CO, ID, UT: Recent Restrictive Covenants Updates in Colorado, Idaho, and Utah

APPLIES TO

Certain Employers with Employees in CO, ID, UT

EFFECTIVE

Varies; See Below

QUESTIONS?

Contact HR On-Call

(888) 378-2456

Colorado

On April 2, 2018, the Colorado governor signed SB 18-082, which amended state law related to physician noncompete agreements, allowing physicians to disclose their continuing practice and contact information to a patient with a rare disorder whom they have been providing treatment. This amendment is meant to avoid disruptions in treatment for patients with rare disorders. Review the recent bill here.

Additionally, on March 8, 2018, the Colorado Court of Appeals, in Crocker v. Greater Colorado Anesthesia, rejected a liquidated damages provision in a physician noncompete clause because it was not reasonably related to “any injury [the employer] actually suffered due to [the physician’s] departure,” determined upon termination from employment. Employers should review restrictive covenants consistent with this new ruling.

Idaho

On March 28, 2018, Idaho’s governor allowed the repeal of a portion of the state’s noncompete law to take effect without his signature. Previously, a company seeking to enforce a noncompete agreement against key employees or independent contractors could obtain an injunction against the person with a rebuttable presumption of irreparable harm that the employee had to disprove by showing he or she had “no ability to adversely affect the employer’s legitimate business interests.” The rebuttable presumption has now been removed and the employer must show an adverse effect on its business interests before an injunction will be issued.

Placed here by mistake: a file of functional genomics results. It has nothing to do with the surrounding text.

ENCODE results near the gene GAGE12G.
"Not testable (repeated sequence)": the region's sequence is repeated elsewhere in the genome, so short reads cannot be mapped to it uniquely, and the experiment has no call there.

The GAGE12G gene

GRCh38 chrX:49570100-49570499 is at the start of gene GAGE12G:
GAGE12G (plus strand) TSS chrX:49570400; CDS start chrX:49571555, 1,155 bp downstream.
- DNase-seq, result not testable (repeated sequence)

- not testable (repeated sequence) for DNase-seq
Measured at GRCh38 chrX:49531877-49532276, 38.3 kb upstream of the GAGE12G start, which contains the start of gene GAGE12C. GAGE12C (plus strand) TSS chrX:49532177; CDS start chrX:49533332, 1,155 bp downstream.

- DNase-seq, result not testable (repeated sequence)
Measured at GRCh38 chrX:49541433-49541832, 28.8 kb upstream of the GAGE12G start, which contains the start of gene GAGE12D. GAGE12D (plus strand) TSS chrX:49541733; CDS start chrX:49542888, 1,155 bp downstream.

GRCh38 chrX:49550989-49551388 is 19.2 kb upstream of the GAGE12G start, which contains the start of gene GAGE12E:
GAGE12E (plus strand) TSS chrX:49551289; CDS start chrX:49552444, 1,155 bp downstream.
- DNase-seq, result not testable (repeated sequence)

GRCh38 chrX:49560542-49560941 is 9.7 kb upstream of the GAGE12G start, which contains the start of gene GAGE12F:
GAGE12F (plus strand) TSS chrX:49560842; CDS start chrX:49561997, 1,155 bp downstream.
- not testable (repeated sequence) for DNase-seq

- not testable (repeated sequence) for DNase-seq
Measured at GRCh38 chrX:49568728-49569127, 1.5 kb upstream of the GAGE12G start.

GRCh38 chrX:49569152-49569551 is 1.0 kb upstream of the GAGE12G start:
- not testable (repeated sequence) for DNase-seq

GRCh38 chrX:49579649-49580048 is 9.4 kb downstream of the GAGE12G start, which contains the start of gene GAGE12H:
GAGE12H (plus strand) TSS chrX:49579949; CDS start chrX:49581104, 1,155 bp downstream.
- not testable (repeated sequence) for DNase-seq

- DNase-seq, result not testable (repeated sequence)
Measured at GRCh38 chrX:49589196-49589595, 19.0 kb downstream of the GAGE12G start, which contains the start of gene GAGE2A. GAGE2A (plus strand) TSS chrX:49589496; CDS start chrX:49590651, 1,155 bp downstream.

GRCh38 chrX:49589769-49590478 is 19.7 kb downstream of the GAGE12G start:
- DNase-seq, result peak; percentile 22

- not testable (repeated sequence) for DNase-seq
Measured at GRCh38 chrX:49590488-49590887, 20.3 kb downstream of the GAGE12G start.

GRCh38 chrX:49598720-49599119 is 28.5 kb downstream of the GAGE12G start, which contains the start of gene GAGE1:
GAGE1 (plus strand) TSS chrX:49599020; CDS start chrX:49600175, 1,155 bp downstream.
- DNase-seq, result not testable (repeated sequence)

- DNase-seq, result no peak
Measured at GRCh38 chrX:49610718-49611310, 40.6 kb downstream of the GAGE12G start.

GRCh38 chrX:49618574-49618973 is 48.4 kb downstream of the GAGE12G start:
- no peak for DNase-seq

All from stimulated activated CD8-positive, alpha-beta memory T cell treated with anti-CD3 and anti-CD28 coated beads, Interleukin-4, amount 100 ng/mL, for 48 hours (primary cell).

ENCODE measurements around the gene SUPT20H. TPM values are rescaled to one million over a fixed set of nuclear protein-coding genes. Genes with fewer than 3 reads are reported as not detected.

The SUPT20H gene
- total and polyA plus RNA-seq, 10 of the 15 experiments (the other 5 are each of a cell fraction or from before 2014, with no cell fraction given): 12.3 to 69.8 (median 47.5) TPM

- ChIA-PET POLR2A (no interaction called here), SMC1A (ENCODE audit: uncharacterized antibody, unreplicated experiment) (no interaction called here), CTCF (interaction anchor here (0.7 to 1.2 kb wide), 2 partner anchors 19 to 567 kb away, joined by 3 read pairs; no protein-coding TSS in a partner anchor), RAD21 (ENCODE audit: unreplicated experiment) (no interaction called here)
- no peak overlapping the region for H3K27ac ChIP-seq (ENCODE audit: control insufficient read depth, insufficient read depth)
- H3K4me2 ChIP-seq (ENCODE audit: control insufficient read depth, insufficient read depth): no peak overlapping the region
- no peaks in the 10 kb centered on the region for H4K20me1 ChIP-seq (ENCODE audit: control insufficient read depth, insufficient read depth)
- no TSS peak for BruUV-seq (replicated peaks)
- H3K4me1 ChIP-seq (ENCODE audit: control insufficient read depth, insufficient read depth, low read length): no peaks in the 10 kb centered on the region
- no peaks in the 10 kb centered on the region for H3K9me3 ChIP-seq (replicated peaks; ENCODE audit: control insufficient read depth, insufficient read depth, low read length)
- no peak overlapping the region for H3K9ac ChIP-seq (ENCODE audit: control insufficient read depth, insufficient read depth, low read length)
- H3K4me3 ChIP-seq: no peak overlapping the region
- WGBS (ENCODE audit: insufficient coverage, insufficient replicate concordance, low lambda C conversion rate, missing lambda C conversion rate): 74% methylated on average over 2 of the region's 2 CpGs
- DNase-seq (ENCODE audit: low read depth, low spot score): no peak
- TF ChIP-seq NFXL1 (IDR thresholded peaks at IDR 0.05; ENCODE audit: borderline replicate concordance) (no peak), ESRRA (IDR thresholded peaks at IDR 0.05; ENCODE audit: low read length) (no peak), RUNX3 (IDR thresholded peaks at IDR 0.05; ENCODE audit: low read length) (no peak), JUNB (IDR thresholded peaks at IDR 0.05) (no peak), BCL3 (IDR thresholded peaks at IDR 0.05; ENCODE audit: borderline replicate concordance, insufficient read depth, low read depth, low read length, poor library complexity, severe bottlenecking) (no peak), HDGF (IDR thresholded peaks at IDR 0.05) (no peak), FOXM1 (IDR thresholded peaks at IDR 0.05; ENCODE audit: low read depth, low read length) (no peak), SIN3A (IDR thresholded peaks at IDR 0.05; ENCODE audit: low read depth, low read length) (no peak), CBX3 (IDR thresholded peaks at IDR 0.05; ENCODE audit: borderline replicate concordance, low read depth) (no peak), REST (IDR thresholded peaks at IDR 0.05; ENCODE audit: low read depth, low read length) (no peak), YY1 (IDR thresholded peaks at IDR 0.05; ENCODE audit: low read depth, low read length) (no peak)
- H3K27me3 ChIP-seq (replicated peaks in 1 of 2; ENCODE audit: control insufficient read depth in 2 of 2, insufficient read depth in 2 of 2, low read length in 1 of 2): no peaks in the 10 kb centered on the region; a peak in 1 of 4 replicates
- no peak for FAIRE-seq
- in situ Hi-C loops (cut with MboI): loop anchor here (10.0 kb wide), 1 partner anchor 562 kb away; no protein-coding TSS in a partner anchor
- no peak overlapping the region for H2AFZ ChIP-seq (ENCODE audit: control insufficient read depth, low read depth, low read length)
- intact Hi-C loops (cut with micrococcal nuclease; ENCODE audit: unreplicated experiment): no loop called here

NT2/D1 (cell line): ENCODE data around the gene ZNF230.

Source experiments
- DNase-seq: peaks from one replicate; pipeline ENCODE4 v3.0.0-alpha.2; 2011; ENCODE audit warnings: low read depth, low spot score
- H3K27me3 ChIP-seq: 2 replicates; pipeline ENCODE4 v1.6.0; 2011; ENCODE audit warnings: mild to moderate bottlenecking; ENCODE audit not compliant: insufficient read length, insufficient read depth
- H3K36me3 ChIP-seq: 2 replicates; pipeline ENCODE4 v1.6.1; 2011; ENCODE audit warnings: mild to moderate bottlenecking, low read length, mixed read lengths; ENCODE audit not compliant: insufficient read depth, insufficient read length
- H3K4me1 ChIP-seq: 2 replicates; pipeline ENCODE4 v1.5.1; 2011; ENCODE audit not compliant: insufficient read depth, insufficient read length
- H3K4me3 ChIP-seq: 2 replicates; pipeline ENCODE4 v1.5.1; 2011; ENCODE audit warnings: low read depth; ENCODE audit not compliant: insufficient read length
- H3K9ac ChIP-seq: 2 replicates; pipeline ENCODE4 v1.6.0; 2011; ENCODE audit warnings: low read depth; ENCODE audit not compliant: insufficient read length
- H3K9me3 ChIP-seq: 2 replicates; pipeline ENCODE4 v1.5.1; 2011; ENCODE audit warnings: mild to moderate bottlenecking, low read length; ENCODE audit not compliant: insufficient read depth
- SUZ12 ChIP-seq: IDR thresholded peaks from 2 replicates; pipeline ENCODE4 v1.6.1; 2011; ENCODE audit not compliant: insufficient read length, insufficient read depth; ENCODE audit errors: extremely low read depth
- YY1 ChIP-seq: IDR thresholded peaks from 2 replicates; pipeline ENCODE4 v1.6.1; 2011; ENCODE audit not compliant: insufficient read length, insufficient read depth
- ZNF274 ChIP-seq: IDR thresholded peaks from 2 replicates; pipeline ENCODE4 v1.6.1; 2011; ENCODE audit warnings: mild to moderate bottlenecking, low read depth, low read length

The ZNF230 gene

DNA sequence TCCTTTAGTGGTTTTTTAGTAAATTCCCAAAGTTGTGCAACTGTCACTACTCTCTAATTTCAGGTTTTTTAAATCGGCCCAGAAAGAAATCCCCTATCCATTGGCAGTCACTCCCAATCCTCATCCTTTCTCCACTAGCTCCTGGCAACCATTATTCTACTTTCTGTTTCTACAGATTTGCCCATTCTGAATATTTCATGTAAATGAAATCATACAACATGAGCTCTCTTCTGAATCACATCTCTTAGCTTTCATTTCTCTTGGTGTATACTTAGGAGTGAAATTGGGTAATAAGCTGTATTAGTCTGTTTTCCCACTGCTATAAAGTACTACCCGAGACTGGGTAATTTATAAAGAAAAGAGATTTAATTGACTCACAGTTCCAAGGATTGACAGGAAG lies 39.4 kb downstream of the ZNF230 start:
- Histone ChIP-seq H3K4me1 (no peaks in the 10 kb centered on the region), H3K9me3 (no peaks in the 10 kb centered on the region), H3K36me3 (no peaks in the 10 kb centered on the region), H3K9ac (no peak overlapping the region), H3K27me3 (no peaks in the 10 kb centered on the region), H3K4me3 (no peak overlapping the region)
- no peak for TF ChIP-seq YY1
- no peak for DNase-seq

Utah

Effective May 8, 2018, Utah recently enacted HB 241 limiting noncompete provisions against exempt broadcasting employees unless they are paid a weekly salary of at least $913 (i.e., $47,476 per year). Additionally, the restrictive covenant must be in a written employment agreement with a term of no more than 4 years, and the employee is either terminated for cause or the employee breaches the employment agreement in a manner that results in the employee’s termination. Additionally, the post-employment restrictive covenant must end the earlier of one year after termination or when the employment contract ends.

Action Items

  1. Have restrictive covenant provisions and agreements reviewed and updated consistent with these changes.
  2. Subscribers can call our HR On-Call Hotline at (888) 378-2456 for further assistance.

Disclaimer: This document is designed to provide general information and guidance concerning employment-related issues. It is presented with the understanding that ManagEase is not engaged in rendering any legal opinions. If a legal opinion is needed, please contact the services of your own legal adviser.

© 2018 ManagEase

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